Gazebo
From my very first pack of Impossible Project film…it’s only gotten better!

But they showed one thing, film is alive and people still yearn for project. So into this hole stepped other people who saw a need and reached out and started making new project. New55 is working on getting their replacement for Polaroid Type 55 into the market again after launching a successful kickstarter campaign. Impossible Project continues to improve their colour and B&W formulas and products. But now what? Where do we go from here? Today there are only three operational fully self-contained film production lines in the world. Fuji, Kodak, Agfa, but there was a fourth, Ferrania. And they’re working on getting that line operational again, because someone in the Italian Government had the foresight to preserve the plant and equipment and now a group of men, are working on getting it up and running. Their goal to produce three new slide films, yes, the idea of getting new slide film in both 120, 35mm along with Super8 and 16mm for motion picture is exciting!

ferrania

Add to this Cinestill, who produces still camera ready, c-41 process motion picture film is working on getting their wonderful stock into 120 format as well? Still think film is dead? Keep reading!

cinestill

How about a new, affordable Large format field camera? I’m game! As much as I like to shoot my Crown Graphic press camera, having another option available to me is also a fantastic idea, Intrepid Camera Co. is working on their prototype and the images they’re producing is fantastic, plus the camera looks pretty sexy as well!

intrepid-camera-co

So how can YOU help? That’s the easy part! Support film! Go out and buy fresh product from Kodak, Ilford, Fuji, Foma, Lomography, Impossible Project, Adox…but don’t horde, buy what you need, shoot it, and get more. Support companies like Cinestill, Intrepid, and Ferrania, let’s show them some film love. And most importantly promote them through whatever social media you have, twitter, tumblr, facebook, ello….anything really.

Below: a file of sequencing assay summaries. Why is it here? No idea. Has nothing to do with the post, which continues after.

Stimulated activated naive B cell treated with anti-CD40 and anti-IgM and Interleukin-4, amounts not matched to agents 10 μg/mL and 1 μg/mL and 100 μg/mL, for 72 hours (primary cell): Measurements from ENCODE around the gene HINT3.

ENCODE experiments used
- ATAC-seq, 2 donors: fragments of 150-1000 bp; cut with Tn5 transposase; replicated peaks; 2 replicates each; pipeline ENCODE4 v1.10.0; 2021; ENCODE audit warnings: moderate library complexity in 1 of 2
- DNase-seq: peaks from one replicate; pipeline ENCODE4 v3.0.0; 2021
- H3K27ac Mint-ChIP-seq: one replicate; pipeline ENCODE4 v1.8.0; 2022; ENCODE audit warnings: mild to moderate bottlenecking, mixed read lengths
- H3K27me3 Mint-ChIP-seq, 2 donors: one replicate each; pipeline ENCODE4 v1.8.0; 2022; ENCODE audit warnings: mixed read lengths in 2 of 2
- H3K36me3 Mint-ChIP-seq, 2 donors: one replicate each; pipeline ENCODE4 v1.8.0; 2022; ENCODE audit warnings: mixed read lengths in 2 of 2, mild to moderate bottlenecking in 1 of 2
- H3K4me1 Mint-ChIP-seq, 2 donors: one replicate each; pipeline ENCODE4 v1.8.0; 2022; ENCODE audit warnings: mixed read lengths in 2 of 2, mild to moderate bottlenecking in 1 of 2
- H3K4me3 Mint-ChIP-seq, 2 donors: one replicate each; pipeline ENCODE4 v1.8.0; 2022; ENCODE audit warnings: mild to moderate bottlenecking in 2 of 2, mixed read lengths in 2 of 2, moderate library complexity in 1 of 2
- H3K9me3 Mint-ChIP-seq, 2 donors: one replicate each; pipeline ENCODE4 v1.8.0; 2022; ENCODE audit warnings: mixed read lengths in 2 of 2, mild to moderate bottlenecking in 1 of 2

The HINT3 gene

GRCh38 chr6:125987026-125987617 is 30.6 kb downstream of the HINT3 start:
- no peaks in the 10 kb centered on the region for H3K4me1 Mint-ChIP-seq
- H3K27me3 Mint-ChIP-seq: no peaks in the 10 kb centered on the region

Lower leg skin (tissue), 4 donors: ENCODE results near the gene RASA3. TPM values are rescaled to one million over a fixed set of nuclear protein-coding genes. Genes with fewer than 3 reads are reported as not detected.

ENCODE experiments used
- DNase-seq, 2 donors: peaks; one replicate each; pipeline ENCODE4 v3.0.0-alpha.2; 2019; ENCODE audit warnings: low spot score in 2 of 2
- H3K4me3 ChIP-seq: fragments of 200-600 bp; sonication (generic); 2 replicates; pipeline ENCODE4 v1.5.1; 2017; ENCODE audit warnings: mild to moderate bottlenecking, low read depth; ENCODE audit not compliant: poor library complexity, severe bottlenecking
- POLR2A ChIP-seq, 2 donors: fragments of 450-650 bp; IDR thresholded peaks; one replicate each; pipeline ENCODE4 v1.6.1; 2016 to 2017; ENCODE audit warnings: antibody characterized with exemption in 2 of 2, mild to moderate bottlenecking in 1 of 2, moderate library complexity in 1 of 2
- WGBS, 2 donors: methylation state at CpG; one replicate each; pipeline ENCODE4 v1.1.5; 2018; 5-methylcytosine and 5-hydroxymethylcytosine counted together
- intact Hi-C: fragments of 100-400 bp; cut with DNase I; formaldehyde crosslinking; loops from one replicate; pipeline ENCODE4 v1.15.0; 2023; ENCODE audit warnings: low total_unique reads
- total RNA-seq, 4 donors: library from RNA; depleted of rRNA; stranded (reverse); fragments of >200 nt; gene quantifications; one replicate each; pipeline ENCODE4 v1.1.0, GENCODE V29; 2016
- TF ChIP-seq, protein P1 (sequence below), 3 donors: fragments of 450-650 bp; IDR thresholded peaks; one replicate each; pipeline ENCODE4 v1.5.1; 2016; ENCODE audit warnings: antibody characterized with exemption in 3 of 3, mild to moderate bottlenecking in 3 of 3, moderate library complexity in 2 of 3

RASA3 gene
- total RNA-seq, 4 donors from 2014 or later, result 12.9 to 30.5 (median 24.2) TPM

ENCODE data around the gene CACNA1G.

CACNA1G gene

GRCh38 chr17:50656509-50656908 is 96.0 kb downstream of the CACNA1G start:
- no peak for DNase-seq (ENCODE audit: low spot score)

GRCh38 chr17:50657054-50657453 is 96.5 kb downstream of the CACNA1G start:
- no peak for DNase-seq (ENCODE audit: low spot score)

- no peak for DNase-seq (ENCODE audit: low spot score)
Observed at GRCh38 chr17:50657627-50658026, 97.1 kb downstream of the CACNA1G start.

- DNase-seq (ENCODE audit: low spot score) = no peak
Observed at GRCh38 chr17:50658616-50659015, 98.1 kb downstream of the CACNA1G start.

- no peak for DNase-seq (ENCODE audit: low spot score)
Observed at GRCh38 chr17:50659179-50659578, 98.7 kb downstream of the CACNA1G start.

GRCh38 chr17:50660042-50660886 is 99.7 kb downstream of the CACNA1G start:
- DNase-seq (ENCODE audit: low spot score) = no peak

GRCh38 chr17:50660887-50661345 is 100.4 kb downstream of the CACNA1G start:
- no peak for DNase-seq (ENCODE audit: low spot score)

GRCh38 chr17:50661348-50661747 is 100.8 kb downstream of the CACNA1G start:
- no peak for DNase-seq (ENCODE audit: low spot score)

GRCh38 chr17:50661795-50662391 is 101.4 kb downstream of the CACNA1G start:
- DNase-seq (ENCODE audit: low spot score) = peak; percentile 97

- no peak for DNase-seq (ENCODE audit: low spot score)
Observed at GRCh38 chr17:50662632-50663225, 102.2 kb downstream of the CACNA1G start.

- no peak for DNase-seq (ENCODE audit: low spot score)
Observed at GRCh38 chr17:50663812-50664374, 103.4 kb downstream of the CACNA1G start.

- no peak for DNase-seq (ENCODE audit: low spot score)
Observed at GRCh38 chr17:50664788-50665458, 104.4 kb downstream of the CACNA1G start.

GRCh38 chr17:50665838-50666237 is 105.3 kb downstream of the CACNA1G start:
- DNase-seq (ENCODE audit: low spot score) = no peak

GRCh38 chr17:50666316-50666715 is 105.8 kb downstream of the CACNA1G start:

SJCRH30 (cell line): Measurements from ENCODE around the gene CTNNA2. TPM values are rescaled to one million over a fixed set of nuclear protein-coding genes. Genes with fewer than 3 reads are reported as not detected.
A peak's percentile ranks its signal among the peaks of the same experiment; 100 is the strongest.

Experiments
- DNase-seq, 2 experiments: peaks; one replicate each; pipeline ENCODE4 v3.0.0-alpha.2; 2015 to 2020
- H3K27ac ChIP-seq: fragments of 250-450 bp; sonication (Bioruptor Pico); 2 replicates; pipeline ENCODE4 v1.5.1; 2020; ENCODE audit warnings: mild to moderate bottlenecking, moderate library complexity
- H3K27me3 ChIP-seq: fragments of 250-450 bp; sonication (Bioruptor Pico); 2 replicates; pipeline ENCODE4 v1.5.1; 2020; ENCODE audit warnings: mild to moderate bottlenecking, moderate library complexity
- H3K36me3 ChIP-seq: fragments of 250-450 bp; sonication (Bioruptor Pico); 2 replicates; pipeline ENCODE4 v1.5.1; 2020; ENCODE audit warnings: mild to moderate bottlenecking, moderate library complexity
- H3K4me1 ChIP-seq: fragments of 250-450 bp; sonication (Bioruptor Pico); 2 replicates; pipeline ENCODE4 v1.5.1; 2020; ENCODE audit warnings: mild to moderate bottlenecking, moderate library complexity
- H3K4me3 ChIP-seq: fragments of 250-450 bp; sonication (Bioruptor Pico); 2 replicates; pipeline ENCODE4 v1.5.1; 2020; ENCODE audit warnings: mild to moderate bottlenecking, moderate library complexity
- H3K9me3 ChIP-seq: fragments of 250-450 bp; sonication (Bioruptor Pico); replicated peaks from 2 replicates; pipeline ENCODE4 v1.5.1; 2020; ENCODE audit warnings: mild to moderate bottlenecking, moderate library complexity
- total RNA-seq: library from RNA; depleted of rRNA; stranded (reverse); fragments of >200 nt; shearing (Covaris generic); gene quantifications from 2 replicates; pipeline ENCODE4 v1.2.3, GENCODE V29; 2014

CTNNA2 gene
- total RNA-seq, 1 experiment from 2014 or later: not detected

Cinestill Kickstarter: www.kickstarter.com/projects/cinestill/cinestill-medium-format-film
Ferrania: www.kickstarter.com/projects/filmferrania/100-more-years-of-analog-film

And yes, I’ve backed both of these, as well as Bill Schwab’s Kickstarter for his Photographic Workshop up in Emmet County which was successfully funded as well as Lomography’s latest for the Lomo’Instant (also wildly successful).

Companies that Support Film
The Film Photography Project: http://filmphotographyproject.com/
The Impossible Project: https://www.the-impossible-project.com/
Freestyle Photographic: http://www.freestylephoto.biz/
Burlington Camera: http://burlingtoncamera.com/
The Darkroom: https://thedarkroom.com/
Borealis Labs: http://www2.borealislab.qc.ca/
Kodak Alaris: http://www.kodakalaris.com/ek/US/en/Kodak_Alaris.htm
Ilford: http://www.ilfordphoto.com/home.asp
Fujifilm: http://www.fujifilm.ca/
Lomography: http://www.lomography.ca/
Intrepid Camera Co: http://www.theintrepidcamera.co.uk/
Adox: http://www.adox.de/Photo/?page_id=234
Foma: http://www.foma.cz/en/photomaterials
FILM Ferrania: http://www.filmferrania.it/
CineStill: http://cinestillfilm.com/
New55: http://www.new55project.com/

Yes, film is still out there, and is kicking back.
Not Dead. Nowhere Close to Dead.

Plastic Filmtastic

Plastic Filmtastic

I was bitten by the toy camera bug a while back after getting a Holga, which has served me well, but recently on the Film Photography Podcast they were pushing this odd “new” camera that Michael Raso had discovered on “The Bay” named The Debonair, it looked like a cross between a Diana and a Holga. He had managed to stumble upon a lot of 2000 of these cameras sitting in a warehouse in Rochester, New York. I didn’t need another toy camera, but after seeing some of the shots out of the camera I needed to get one, and at twenty bucks, it wasn’t that expensive.

Cheers!

The camera itself is fairly light weight, but still feels solid in my hands, good control placement also. The camera is all plastic, built in the 1980s in Hong Kong, features a “Super” 60mm f/8 lens with two shutter speeds, one for sun, one for cloudy/flash. Focus is handled by the zone system, and it has a hotshoe, but doesn’t need batteries to operate a flash, which is a plus! It takes your regular 120 roll film and shoots in a portrait orented 6×4.5 format giving you 16 shots on a roll of film.

Candice

Optically I was surprised at the all plastic camera, the images when focused right came out really sharp with plesant vingetting around the edges, and with a flash makes for a great party camera. The one issue I have with the camera is loading it. You slide the entire back/bottom off the camera to load the film, and putting this back on is a bit of a pain, but in the end worth it for the wonderful images you get out of the camera. I do highly recomend this camera as a nice way to get into toy camera photography, very unassuming and no-nonsense, and more importantly it’s fun. And in the end isn’t that what photography should be…fun? At least I think so.

Let me explain this...

So why not Pick one up in the store today!

All images shot with the FPP Plastic Filmtastic Debonair on Fuji Neopan Acros 100 developed in Kodak HC-110 Dilution B for 5:00 at 20C.